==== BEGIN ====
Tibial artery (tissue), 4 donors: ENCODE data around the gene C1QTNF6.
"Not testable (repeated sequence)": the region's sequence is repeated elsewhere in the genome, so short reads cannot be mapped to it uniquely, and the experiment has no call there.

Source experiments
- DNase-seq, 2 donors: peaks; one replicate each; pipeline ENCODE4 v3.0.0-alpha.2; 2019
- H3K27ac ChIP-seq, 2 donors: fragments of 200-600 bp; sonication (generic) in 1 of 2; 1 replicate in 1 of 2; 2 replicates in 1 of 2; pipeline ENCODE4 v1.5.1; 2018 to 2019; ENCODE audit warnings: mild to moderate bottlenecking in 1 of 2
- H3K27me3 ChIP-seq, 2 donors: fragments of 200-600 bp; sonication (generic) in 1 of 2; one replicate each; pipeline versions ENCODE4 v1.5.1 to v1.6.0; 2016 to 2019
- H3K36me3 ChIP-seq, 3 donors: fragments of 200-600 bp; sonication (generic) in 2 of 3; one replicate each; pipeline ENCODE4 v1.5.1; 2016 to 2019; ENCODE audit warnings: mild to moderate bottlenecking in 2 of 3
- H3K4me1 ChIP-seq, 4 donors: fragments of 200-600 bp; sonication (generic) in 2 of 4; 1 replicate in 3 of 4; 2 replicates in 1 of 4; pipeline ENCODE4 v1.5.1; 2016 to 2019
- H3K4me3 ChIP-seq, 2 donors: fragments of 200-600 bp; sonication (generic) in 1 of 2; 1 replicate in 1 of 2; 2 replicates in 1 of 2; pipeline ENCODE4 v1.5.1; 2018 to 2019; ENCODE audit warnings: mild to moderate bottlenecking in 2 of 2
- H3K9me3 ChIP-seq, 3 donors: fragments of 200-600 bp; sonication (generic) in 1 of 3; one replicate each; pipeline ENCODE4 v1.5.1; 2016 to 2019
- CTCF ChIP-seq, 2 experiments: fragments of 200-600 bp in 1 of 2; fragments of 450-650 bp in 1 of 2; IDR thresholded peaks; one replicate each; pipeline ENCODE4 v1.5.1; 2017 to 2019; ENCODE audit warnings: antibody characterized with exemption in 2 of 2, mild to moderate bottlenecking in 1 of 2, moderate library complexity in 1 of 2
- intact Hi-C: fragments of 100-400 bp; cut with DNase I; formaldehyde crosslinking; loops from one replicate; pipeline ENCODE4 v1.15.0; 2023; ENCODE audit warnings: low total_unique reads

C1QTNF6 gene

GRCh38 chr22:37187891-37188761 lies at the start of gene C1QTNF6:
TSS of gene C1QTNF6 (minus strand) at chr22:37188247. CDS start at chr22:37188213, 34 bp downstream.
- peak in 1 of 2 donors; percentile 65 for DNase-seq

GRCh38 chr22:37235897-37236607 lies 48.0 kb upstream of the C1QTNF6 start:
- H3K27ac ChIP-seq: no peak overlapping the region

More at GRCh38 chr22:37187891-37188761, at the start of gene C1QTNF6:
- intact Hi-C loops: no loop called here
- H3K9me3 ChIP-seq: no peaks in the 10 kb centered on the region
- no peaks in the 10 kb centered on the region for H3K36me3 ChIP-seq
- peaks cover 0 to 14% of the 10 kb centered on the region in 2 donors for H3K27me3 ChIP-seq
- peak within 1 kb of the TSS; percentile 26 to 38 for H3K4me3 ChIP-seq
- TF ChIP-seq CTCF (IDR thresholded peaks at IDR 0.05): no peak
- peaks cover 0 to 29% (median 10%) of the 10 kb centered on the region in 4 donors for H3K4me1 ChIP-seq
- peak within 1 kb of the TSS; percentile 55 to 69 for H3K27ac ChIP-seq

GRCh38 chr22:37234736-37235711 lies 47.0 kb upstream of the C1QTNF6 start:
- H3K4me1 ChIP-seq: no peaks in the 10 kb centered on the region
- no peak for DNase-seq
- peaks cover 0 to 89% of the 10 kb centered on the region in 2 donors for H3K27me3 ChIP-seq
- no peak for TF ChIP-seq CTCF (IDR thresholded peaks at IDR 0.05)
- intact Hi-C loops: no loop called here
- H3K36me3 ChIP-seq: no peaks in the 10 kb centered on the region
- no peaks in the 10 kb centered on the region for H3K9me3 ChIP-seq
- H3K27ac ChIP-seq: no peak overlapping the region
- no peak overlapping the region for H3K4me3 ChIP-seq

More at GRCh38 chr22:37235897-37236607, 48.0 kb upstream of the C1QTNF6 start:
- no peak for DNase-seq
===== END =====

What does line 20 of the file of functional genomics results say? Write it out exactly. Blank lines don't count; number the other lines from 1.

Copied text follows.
- intact Hi-C loops: no loop called here